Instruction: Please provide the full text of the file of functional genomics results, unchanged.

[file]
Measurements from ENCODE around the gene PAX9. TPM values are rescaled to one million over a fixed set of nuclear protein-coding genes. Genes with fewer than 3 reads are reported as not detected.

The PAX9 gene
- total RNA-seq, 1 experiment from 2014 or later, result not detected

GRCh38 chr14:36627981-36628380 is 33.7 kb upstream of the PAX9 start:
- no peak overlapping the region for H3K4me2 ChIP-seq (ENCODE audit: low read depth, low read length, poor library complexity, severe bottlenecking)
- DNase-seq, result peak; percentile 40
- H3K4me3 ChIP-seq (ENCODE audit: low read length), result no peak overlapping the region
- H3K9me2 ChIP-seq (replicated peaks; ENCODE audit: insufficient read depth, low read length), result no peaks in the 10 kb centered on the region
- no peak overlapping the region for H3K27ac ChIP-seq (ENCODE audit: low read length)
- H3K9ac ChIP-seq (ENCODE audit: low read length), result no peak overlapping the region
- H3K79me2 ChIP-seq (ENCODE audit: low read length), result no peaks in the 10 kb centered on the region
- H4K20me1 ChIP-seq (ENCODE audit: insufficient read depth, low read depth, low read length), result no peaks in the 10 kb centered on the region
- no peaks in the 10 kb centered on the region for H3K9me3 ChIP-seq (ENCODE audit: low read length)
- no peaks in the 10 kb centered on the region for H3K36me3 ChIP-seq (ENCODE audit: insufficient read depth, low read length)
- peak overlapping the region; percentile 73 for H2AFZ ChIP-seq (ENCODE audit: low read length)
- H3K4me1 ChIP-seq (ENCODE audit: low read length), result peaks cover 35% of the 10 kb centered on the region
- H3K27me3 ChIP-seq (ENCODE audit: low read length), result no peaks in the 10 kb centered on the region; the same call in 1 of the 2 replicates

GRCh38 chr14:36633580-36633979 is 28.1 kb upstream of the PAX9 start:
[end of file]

Measurements from ENCODE around the gene PAX9. TPM values are rescaled to one million over a fixed set of nuclear protein-coding genes. Genes with fewer than 3 reads are reported as not detected.

The PAX9 gene
- total RNA-seq, 1 experiment from 2014 or later, result not detected

GRCh38 chr14:36627981-36628380 is 33.7 kb upstream of the PAX9 start:
- no peak overlapping the region for H3K4me2 ChIP-seq (ENCODE audit: low read depth, low read length, poor library complexity, severe bottlenecking)
- DNase-seq, result peak; percentile 40
- H3K4me3 ChIP-seq (ENCODE audit: low read length), result no peak overlapping the region
- H3K9me2 ChIP-seq (replicated peaks; ENCODE audit: insufficient read depth, low read length), result no peaks in the 10 kb centered on the region
- no peak overlapping the region for H3K27ac ChIP-seq (ENCODE audit: low read length)
- H3K9ac ChIP-seq (ENCODE audit: low read length), result no peak overlapping the region
- H3K79me2 ChIP-seq (ENCODE audit: low read length), result no peaks in the 10 kb centered on the region
- H4K20me1 ChIP-seq (ENCODE audit: insufficient read depth, low read depth, low read length), result no peaks in the 10 kb centered on the region
- no peaks in the 10 kb centered on the region for H3K9me3 ChIP-seq (ENCODE audit: low read length)
- no peaks in the 10 kb centered on the region for H3K36me3 ChIP-seq (ENCODE audit: insufficient read depth, low read length)
- peak overlapping the region; percentile 73 for H2AFZ ChIP-seq (ENCODE audit: low read length)
- H3K4me1 ChIP-seq (ENCODE audit: low read length), result peaks cover 35% of the 10 kb centered on the region
- H3K27me3 ChIP-seq (ENCODE audit: low read length), result no peaks in the 10 kb centered on the region; the same call in 1 of the 2 replicates

GRCh38 chr14:36633580-36633979 is 28.1 kb upstream of the PAX9 start: